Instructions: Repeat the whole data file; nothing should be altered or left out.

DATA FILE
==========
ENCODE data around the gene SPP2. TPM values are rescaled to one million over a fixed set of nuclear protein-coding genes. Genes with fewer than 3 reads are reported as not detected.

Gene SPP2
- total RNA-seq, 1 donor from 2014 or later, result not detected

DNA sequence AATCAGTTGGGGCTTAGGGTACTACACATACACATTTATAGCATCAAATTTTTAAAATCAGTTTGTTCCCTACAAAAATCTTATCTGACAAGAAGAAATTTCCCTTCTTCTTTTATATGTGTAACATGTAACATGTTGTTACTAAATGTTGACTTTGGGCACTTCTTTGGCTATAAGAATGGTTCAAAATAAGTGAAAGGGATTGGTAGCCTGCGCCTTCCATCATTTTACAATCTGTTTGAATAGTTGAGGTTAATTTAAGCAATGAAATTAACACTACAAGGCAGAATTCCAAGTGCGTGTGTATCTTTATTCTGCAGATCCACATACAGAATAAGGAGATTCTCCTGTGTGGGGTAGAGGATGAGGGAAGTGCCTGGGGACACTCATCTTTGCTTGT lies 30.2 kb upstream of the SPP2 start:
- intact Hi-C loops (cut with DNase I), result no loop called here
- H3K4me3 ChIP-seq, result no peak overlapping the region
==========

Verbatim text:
ENCODE data around the gene SPP2. TPM values are rescaled to one million over a fixed set of nuclear protein-coding genes. Genes with fewer than 3 reads are reported as not detected.

Gene SPP2
- total RNA-seq, 1 donor from 2014 or later, result not detected

DNA sequence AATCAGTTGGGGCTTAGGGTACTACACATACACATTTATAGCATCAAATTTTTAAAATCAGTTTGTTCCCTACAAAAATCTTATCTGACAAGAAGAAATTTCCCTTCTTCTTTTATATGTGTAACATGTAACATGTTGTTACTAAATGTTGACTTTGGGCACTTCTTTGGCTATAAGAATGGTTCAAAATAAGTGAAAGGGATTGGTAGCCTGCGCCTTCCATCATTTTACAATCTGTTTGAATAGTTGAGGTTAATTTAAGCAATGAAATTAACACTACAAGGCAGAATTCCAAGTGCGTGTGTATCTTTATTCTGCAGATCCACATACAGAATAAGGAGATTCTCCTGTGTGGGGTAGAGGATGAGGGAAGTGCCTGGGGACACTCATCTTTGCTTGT lies 30.2 kb upstream of the SPP2 start:
- intact Hi-C loops (cut with DNase I), result no loop called here
- H3K4me3 ChIP-seq, result no peak overlapping the region